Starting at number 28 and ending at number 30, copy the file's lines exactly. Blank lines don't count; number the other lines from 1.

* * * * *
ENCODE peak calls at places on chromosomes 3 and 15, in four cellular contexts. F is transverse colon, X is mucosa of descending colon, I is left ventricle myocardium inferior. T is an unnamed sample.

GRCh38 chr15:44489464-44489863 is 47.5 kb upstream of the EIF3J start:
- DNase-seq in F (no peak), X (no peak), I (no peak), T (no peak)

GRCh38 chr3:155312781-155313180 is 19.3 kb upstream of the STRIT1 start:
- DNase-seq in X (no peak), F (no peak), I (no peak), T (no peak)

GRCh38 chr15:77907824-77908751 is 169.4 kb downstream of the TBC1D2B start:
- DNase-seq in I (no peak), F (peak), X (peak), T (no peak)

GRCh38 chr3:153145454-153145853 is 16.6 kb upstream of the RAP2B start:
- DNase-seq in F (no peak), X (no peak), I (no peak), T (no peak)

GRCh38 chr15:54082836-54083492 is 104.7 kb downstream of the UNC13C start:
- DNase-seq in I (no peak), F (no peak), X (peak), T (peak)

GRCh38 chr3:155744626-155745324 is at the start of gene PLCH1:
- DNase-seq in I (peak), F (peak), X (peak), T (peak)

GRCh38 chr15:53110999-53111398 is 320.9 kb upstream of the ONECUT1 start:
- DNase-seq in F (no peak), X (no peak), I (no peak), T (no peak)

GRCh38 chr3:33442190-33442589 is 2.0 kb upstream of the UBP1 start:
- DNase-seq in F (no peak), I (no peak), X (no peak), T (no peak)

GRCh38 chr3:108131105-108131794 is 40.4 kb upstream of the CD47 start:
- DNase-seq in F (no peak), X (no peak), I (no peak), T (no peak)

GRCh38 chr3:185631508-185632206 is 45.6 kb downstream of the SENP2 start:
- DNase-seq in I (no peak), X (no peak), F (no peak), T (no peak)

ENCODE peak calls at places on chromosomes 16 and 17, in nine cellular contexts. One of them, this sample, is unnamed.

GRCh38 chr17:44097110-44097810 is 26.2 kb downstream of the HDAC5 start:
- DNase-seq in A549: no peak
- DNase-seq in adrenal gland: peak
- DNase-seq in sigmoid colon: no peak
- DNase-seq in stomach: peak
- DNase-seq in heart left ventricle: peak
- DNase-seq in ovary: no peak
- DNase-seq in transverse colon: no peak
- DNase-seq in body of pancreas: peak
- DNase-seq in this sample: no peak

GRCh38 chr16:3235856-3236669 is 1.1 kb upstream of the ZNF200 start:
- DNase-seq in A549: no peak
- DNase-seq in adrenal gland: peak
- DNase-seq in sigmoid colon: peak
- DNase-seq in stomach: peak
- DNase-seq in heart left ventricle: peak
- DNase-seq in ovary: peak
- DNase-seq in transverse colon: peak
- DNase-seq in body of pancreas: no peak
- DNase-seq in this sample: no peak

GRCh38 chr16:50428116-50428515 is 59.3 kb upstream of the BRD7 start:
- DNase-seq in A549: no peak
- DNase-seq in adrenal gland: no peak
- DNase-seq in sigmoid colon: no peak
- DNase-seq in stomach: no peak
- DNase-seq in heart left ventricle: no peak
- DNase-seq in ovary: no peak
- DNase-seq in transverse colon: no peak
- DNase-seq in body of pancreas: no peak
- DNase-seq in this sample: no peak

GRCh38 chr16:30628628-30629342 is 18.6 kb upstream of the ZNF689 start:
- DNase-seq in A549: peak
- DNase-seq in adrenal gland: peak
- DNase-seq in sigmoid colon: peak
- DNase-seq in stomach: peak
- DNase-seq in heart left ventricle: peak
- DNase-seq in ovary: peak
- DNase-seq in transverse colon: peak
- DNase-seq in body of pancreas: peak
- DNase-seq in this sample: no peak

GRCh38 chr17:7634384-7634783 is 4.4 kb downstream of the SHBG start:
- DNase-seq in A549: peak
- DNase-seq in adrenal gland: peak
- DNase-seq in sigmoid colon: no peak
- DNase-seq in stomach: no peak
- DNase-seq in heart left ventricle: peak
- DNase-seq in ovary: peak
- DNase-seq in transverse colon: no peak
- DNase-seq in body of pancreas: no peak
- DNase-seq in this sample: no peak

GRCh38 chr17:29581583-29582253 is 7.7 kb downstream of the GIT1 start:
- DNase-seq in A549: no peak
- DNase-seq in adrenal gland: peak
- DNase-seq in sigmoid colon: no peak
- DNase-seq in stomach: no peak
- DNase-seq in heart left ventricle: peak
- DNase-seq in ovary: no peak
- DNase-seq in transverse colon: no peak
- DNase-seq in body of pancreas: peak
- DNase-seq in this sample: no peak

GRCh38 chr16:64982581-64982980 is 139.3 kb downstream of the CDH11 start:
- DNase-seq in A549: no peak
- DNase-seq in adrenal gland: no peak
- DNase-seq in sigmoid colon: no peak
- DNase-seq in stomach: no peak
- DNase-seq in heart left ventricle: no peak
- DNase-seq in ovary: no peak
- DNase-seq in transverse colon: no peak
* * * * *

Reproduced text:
- DNase-seq in heart left ventricle: peak
- DNase-seq in ovary: no peak
- DNase-seq in transverse colon: no peak